A small but growing band of U.S. manufacturers are turning the seemingly inexorable offshoring movement on its head, bringing some production to the U.S.
Faced with rising costs, General Electric is moving production of its new energy-efficient water heater halfway around the world. The country it’s leaving? China. The one it’s bringing 400 jobs and a newly renovated factory? The United States.
A small but growing band of U.S. manufacturers — including giants such as General Electric (GE), NCR (NCR) and Caterpillar (CAT)— are turning the seemingly inexorable offshoring movement on its head, bringing some production to the U.S. from far-flung locations such as China. Others that were buying components overseas are switching to U.S. suppliers.
Ford Motor said Wednesday that it’s bringing nearly 2,000 jobs to its U.S. plants by 2012 from suppliers, including those in Japan, Mexico and India.
Experts say the initiatives could moderate job losses that have dramatically shrunk the U.S. manufacturing industry. “I think we’re going to start to see a slowing of lost jobs, and we’ll see some jobs coming back,” says Simon Ellis, an analyst for IDC Manufacturing Insights. “At some point, it will balance out, and we’ll reach an equilibrium.”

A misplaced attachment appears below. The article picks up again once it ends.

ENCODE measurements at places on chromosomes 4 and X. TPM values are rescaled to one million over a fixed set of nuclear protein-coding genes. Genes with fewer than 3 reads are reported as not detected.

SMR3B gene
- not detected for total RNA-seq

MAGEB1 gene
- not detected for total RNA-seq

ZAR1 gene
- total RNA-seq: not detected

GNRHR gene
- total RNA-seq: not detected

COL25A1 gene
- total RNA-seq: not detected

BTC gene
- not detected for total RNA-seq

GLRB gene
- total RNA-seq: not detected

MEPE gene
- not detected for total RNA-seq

There are myriad reasons for the shifts, often called “onshoring” or “reshoring.” Chinese wages and shipping costs have risen sharply in the past few years while U.S. salaries have stayed flat, or in some cases, fallen in the recession. Meanwhile, U.S. manufacturers have been frustrated by the sometimes poor quality of goods made by foreign contractors, theft of their intellectual property and long product-delivery cycles that make them less responsive to customer demand.
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Source: Paul Davidson | USA Today
Photo: Dave Einsel | USA Today